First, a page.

Amendment No. 11 deals with two points. Section 16 of the Housing (Financial Provisions) (Scotland) Act 1972 is amended so that the tenant of a co-operative shall—if he qualifies under the normal rules—be entitled to a rent allowance rather than to a rent rebate. It is impracticable for a body which is not the landlord—and therefore does not collect the rent—to operate a rent rebate scheme, of net rents, which involves collecting a smaller amount of rent. The obvious course, therefore, is for qualifying tenants of co-operatives to be granted rent allowances. Secondly, the adjustment to Section 78 of the Housing (Financial Provisions) (Scotland) Act 1972 is simply a technicality. The number of houses on the housing revenue account is a factor in subsidy calculations. The Amendment ensures that the number used in these calculations includes those houses which are the subject of any agreement for the time being in force between a local authority and a housing co-operative. The final Amendment makes an adjustment to the Long Title of the Bill to take account of the new provisions.

My Lords, I have spoken at some length on these provisions. It may well be that the noble Lord, Lord Campbell of Croy, and others of your Lordships will wish to read, if printing permits, the Report of what I have said. For that reason, the suggestion of the noble Lord —namely, to defer the Third Reading of the Bill—is appropriate. If it is acceptable to your Lordships, we shall take the Third Reading on Thursday; it will be the last business on that day. I think it is important that we should dispose of the Bill this week. I hope the noble Lord will accept that this is at least a step towards co-operation, so as to enable him to consider more carefully what I am saying about co-operatives for tenants. My Lords, I beg to move.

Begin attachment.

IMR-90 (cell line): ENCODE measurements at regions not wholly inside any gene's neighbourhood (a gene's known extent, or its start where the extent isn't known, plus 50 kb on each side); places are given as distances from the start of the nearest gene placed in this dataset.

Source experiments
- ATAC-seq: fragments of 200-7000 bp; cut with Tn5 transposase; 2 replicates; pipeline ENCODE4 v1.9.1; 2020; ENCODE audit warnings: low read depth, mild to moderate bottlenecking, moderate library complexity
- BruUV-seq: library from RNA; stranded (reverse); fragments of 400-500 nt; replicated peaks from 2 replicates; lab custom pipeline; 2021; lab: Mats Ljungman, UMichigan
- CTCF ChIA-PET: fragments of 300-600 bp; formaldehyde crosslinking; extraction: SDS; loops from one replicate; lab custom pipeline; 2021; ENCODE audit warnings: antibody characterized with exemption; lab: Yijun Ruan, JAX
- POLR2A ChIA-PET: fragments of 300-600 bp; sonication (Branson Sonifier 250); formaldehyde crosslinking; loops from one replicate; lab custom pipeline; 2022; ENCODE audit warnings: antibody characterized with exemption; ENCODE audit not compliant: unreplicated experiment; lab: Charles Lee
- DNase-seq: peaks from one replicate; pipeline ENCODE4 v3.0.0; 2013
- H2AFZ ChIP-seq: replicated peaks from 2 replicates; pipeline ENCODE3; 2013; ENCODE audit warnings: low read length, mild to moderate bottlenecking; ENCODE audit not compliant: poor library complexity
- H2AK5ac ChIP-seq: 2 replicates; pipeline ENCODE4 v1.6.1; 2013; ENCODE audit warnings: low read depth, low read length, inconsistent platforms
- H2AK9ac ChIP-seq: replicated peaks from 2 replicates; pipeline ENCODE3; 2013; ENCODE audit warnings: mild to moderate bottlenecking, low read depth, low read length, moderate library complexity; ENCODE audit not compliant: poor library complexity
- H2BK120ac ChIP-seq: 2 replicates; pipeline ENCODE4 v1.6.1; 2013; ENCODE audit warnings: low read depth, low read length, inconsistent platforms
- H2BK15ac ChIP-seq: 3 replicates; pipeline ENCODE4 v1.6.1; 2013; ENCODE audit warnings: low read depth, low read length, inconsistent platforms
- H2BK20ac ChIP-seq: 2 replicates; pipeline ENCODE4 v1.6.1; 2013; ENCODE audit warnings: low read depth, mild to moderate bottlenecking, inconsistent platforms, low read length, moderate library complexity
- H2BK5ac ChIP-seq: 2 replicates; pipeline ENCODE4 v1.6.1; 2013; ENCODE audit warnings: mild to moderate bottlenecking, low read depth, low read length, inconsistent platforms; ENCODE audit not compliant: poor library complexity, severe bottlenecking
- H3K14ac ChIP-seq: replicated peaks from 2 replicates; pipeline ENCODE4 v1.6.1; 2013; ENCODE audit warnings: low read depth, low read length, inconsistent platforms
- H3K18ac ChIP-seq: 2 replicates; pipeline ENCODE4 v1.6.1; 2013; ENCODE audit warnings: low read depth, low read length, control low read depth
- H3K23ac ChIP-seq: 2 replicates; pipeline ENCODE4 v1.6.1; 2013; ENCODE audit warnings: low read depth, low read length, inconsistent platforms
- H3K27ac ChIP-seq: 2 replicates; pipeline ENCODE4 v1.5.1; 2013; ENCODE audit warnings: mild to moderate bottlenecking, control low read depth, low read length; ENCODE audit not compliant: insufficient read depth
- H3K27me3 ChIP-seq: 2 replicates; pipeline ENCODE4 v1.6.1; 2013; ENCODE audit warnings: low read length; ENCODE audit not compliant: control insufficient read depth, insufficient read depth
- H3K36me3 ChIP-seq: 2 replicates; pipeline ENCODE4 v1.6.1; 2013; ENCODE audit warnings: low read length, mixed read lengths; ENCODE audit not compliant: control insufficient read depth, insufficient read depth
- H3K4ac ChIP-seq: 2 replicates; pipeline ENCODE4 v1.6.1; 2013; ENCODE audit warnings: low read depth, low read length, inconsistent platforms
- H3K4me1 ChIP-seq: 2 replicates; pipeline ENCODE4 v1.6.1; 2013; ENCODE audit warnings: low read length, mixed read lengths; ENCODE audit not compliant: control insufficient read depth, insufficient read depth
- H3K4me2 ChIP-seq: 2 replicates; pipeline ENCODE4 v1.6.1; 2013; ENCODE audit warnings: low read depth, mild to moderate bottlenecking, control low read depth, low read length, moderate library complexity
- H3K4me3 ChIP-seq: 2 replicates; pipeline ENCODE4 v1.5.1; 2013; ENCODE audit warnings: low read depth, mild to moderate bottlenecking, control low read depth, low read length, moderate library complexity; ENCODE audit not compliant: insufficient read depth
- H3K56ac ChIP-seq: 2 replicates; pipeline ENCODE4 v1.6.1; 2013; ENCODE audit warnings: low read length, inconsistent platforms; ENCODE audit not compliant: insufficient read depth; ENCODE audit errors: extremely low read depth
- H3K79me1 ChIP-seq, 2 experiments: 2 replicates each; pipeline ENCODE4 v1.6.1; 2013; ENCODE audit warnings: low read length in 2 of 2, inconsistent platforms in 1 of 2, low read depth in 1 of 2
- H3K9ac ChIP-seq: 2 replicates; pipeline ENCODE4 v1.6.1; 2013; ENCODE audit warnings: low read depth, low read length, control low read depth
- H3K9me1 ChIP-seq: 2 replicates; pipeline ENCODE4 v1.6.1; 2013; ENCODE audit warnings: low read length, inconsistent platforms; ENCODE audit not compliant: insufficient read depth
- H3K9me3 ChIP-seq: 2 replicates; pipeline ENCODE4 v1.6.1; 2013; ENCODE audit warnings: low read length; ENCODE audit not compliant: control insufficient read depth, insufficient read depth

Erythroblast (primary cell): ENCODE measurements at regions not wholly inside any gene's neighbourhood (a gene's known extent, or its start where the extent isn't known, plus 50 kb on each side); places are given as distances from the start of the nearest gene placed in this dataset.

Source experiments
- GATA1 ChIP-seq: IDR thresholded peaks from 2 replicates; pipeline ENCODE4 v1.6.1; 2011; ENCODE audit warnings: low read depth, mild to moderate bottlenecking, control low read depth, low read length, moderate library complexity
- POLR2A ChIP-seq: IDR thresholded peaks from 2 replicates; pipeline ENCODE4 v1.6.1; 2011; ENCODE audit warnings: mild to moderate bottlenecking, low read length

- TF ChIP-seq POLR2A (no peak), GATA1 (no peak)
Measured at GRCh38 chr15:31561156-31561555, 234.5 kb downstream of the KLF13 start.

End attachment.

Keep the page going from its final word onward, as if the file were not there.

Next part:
3.28 p.m.


My Lords, on the question of procedure, about which the noble Lord has spoken in response to my suggestion, I, for my part, would be glad to take the Third Reading on Thursday, even though it is the day of adjournment for the Recess. But I cannot, of course, answer for other noble Lords who may find that day inconvenient to them. I hope that it will be merely a tidying-up stage and that no further massive Amendments will then be moved by the Government. On the basis that it will be a useful tidying-up operation, I myself agree to what the noble Lord has suggested.

As regards Amendment No. 2 which the noble Lord has moved and the Amendments which are being discussed with it, I do not criticise the fact that a system which has been adopted in England should be suggested for application in Scotland, provided that it is a good one with which we can agree. I am all for looking at what others are trying or have proved by use in order to see whether their system can be applied in Scotland. However, I am surprised that we should have heard about this Amendment so late in the passage of this Bill. Similar provisions were added to the Bill for England and Wales; namely, the Housing Rents and Subsidies Bill, which passed through this House some weeks ago. Therefore, I am a little surprised that we have not seen this Amendment earlier.